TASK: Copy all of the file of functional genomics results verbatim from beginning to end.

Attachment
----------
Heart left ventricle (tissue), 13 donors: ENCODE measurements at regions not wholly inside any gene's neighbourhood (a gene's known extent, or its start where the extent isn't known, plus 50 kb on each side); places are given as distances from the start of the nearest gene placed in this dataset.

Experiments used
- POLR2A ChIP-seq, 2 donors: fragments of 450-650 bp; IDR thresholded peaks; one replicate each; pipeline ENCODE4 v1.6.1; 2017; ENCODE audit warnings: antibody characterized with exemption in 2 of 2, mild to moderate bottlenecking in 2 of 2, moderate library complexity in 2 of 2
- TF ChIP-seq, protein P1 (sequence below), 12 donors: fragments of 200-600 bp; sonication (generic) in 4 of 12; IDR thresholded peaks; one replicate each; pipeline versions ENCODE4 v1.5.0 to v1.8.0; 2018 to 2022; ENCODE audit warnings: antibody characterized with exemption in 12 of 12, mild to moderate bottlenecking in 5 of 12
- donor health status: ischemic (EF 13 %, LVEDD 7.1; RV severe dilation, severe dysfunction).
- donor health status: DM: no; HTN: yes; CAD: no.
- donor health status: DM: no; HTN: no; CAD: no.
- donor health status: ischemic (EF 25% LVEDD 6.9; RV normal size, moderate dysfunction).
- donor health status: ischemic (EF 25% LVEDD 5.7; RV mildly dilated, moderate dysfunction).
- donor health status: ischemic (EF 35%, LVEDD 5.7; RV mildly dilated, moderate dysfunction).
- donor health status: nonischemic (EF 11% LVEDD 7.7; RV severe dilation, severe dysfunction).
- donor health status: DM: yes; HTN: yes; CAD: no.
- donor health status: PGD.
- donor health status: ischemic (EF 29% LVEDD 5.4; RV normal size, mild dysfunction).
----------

Heart left ventricle (tissue), 13 donors: ENCODE measurements at regions not wholly inside any gene's neighbourhood (a gene's known extent, or its start where the extent isn't known, plus 50 kb on each side); places are given as distances from the start of the nearest gene placed in this dataset.

Experiments used
- POLR2A ChIP-seq, 2 donors: fragments of 450-650 bp; IDR thresholded peaks; one replicate each; pipeline ENCODE4 v1.6.1; 2017; ENCODE audit warnings: antibody characterized with exemption in 2 of 2, mild to moderate bottlenecking in 2 of 2, moderate library complexity in 2 of 2
- TF ChIP-seq, protein P1 (sequence below), 12 donors: fragments of 200-600 bp; sonication (generic) in 4 of 12; IDR thresholded peaks; one replicate each; pipeline versions ENCODE4 v1.5.0 to v1.8.0; 2018 to 2022; ENCODE audit warnings: antibody characterized with exemption in 12 of 12, mild to moderate bottlenecking in 5 of 12
- donor health status: ischemic (EF 13 %, LVEDD 7.1; RV severe dilation, severe dysfunction).
- donor health status: DM: no; HTN: yes; CAD: no.
- donor health status: DM: no; HTN: no; CAD: no.
- donor health status: ischemic (EF 25% LVEDD 6.9; RV normal size, moderate dysfunction).
- donor health status: ischemic (EF 25% LVEDD 5.7; RV mildly dilated, moderate dysfunction).
- donor health status: ischemic (EF 35%, LVEDD 5.7; RV mildly dilated, moderate dysfunction).
- donor health status: nonischemic (EF 11% LVEDD 7.7; RV severe dilation, severe dysfunction).
- donor health status: DM: yes; HTN: yes; CAD: no.
- donor health status: PGD.
- donor health status: ischemic (EF 29% LVEDD 5.4; RV normal size, mild dysfunction).